Then Zander’s gaze turns back to me, and I don’t feel so warm and fuzzy toward him anymore. Instead, I feel as though I’m facing a judge and ready to hear the verdict on just how many years I’m about to be thrown in jail.
“You stole my car,” he growls.
“Yes.” No point denying it.
“You kidnapped my twelve-year-old brother.”
“Technically, yes. However, I wasn’t aware he was in the car at the time,” I pathetically try to defend my actions.
“You came back, though, even after I told you I was calling the police.” His stance is stern, but I see the same expression of curiosity that I saw earlier in Van.
“Yes.” I glance around again, waiting to see the flashing lights of a police car approaching in the distance. Instead, I see a lone officer in uniform approaching us.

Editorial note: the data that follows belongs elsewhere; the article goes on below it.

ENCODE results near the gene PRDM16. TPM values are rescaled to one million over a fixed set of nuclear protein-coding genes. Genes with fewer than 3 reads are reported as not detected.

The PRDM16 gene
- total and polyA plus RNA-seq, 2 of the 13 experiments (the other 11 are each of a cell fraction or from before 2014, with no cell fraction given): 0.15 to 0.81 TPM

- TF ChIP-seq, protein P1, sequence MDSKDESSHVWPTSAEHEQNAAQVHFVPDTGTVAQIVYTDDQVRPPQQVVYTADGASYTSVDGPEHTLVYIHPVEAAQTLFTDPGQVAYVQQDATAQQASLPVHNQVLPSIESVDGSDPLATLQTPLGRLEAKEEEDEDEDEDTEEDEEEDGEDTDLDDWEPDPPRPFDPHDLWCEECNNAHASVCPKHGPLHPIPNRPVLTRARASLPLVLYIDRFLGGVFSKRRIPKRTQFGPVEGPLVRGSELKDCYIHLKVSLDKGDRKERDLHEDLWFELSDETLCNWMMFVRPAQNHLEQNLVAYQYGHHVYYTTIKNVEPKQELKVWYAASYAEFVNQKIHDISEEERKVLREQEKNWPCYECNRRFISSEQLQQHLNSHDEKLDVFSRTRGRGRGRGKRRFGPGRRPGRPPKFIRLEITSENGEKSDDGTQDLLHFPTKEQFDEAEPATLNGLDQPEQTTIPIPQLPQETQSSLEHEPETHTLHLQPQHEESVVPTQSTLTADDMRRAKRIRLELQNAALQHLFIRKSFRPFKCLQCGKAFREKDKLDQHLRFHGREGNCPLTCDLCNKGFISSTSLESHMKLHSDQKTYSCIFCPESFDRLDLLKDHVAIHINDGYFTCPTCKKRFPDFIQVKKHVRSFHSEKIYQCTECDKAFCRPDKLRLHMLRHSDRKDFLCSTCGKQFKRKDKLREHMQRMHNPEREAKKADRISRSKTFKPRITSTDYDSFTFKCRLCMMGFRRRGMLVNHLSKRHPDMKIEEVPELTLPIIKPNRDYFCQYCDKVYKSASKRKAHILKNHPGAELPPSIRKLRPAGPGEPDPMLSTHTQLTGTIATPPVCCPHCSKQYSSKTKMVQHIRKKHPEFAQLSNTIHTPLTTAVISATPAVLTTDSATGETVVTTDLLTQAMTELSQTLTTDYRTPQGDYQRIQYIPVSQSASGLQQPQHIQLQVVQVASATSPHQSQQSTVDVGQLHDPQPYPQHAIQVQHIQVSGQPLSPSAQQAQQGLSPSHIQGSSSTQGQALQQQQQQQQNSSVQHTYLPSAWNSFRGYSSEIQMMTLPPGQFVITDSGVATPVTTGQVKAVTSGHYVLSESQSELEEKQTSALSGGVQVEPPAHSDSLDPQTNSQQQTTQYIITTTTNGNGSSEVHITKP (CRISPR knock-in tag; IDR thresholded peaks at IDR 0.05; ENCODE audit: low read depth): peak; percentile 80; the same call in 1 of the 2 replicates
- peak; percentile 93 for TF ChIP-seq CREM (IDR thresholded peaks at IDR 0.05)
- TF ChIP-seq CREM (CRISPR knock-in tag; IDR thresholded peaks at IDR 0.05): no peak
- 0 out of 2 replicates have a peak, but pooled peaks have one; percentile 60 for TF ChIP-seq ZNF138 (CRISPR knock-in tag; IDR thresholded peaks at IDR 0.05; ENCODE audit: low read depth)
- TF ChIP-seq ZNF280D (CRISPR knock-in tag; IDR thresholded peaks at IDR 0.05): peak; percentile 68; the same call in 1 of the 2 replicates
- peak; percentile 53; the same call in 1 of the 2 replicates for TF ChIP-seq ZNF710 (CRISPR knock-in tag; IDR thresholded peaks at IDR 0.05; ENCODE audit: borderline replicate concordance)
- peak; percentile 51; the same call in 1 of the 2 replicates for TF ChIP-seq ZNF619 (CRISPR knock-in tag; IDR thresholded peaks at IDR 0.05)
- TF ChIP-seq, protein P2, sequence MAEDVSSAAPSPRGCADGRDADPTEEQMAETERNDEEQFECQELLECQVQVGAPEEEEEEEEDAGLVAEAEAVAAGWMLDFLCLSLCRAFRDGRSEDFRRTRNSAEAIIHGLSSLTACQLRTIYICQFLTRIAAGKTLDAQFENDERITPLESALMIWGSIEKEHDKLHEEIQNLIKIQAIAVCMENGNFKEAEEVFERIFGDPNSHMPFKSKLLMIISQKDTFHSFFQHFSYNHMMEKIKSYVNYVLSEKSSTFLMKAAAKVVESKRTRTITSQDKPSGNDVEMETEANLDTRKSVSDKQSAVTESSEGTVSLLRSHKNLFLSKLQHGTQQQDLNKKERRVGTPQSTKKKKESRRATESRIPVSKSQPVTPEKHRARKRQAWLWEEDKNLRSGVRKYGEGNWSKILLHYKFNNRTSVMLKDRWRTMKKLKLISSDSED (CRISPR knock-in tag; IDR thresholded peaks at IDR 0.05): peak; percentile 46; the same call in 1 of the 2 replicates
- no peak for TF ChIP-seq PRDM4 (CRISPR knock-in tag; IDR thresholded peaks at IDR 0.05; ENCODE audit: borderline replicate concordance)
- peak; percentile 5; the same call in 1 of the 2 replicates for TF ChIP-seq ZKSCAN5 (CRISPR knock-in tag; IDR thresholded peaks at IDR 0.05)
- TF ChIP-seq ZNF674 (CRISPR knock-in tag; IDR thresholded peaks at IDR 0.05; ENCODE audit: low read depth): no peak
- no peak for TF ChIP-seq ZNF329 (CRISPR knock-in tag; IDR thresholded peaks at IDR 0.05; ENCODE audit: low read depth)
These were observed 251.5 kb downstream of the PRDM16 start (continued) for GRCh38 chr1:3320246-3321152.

I don’t recognize him as one of Brian’s friends, but that doesn’t mean he won’t hand me over to him.
I barely even got to enjoy my freedom away from Brian. Well, it technically wasn’t freedom since I was chased the entire time.
Why can’t I just catch a break?
I can’t stop myself from stepping away from the young officer, my body back to being tense and shaky. I hate that this feels normal to me now. It never used to be. Now it feels strange to feel relaxed.
“What’s wrong?” Van asks me, his concern sweet.
“Excuse me, but did I just hear you accuse this woman of stealing your car?” the officer asks, swinging his hand to rest on his side arm in what looks like a reflex.
Silence falls over us. Van looks as panicked as I feel. I can’t read Zander’s face, but he hasn’t confirmed the man’s words. That gives me a small amount of hope. Maybe he is the most forgiving man in the world.